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« 2019-04-18

2019-04-19

2019-04-20 »

Nick Message Date
DTZUZO [DTZUZO!~DTZUZO@S0106bcd16584b0aa.vs.shawcable.net] has joined ##java [12:06]
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fattest If I have a messaging.properties key-value file that contains all my messages I use in my application, such as for example "error_join"->"Failed to join the server", is it good practice to simply hardcode the keys in the string, eg getMessage("error_join"), or should I create a constant ERROR_JOIN? [12:15]
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immibis using constants (that are all in one place) would reduce the chance that you remove a message later and forget you're still using it [12:24]
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pepa every time I override equals I need to override hashcode() as well? or only if I will use it in a hashmap key? [12:27]
cheeser generally, you should always do both. let your IDE generate them for you. [12:28]
immibis someone else might use it in a hashmap key [12:28]
newbieG I apologise for asking same question again ... What problem will arise if java don't support Dynamic Method Dispatch? [12:31]
pepa newbieG: I don't know. [12:32]
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d0x1n An abstract class can contain only abstract methods. - true or false? [12:55]
vdamewood d0x1n: What class is this for? [12:57]
vdamewood CS105? [12:57]
d0x1n i had this question on a quizz and I am quite confised why is false [01:00]
wisey [wisey!~wisey@80-44-185-183.dynamic.dsl.as9105.com] has joined ##java [01:00]
vdamewood In C++ at least, an abstract class can have non-abstract methods. [01:00]
d0x1n I mean, you can declare the methods but not the logic in them (as we do in Interfaces) [01:01]
d0x1n or.. in abstract claases you can declare the logic too? [01:01]
vdamewood Yep. [01:01]
d0x1n but in interfaces you can't do that? [01:02]
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vdamewood d0x1n: Depends on the language, actually. [01:02]
d0x1n well, thank you sir. my confussions got cleared [01:02]
d0x1n @java :-) [01:02]
vdamewood In recent versions of Java, you can provide a default implementation. [01:03]
vdamewood But in an interface, you can't specify *any* member data. [01:03]
vdamewood But yeah, originally, you couldn't specify any logic with an interface. [01:03]
vdamewood Oh... damn. Sorry. I didn't notice what channel I was in. [01:04]
d0x1n hmm.. good to know.. i never used abstract classes but I knew they are *almost* the same as interface..and now I understood that this is the only difference [01:04]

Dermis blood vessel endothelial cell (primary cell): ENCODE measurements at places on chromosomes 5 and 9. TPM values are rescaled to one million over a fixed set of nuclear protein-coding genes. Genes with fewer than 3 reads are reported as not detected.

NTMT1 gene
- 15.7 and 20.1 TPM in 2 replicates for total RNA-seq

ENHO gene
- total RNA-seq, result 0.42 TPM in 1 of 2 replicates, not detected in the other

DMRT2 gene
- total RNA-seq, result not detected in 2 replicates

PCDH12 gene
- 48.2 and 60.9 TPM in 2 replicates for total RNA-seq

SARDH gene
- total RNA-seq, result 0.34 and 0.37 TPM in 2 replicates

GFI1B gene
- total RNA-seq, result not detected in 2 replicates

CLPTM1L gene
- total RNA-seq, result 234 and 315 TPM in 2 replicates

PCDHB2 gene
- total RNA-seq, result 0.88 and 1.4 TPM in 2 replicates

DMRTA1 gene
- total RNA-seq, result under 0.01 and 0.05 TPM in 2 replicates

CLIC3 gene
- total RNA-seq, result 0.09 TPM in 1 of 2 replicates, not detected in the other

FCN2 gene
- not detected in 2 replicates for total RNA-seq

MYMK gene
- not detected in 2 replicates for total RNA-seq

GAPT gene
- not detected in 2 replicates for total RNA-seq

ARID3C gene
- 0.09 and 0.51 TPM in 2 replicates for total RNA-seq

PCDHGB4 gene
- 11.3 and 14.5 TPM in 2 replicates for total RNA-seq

vdamewood Well, the member data thing is a difference, too. [01:05]
d0x1n yep, and that. [01:05]
d0x1n thanks man [01:06]
d0x1n vdamewood++ [01:06]
d0x1n vdamewood has a karma level of 1, d0x1n [01:06]
pepa [pepa!be377c62@gateway/web/freenode/ip.190.55.124.98] has joined ##java [01:10]
pepa can somebody help me with this question? [01:10]
pepa the types of locks that jvm supports are: -semaphore -mutex -Latch -Blocking -NonBlocking [01:10]
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newbieG Can anyone please verify my understanding about dynamic dispatch and run-time polymorphisim -- Suppose we have three classes *A*, *B* and *C*. *C* and *B* both inheret from *A*. All three classes have method show(). Now for this code snipet { A ref; ref = new B(); ref.show(); ref = new C(); ref.show(); } the java compiler gives the byte code which generally have opcode and operands and specifically for [03:11]
newbieG this code --> For both *ref.show()* the compiler gives the same byte code and In rough sense *ref* works as container which hold the object and show will called on that object thats why this is done at run-time [03:11]
newbieG Please DO correct me if I missunderstood something [03:11]
yawkat Sure [03:13]
immibis ref does not hold the object, it refers to the object, which is why it's called a reference [03:14]
immibis you can also say it holds a reference to the object [03:14]
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newbieG immibis: Apart from this everything is correct? [03:18]
immibis i would say so. both ref.show() calls will have the same bytecode yes [03:19]
newbieG immibis: yawkat: Thanks a lot guys this this bugs me for last 2 days and finally I think I almost got it [03:20]
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kicked pd09041999 (Banned: please fix your connection. you're bouncing in and out. this ban will expire after 7d) [03:32]
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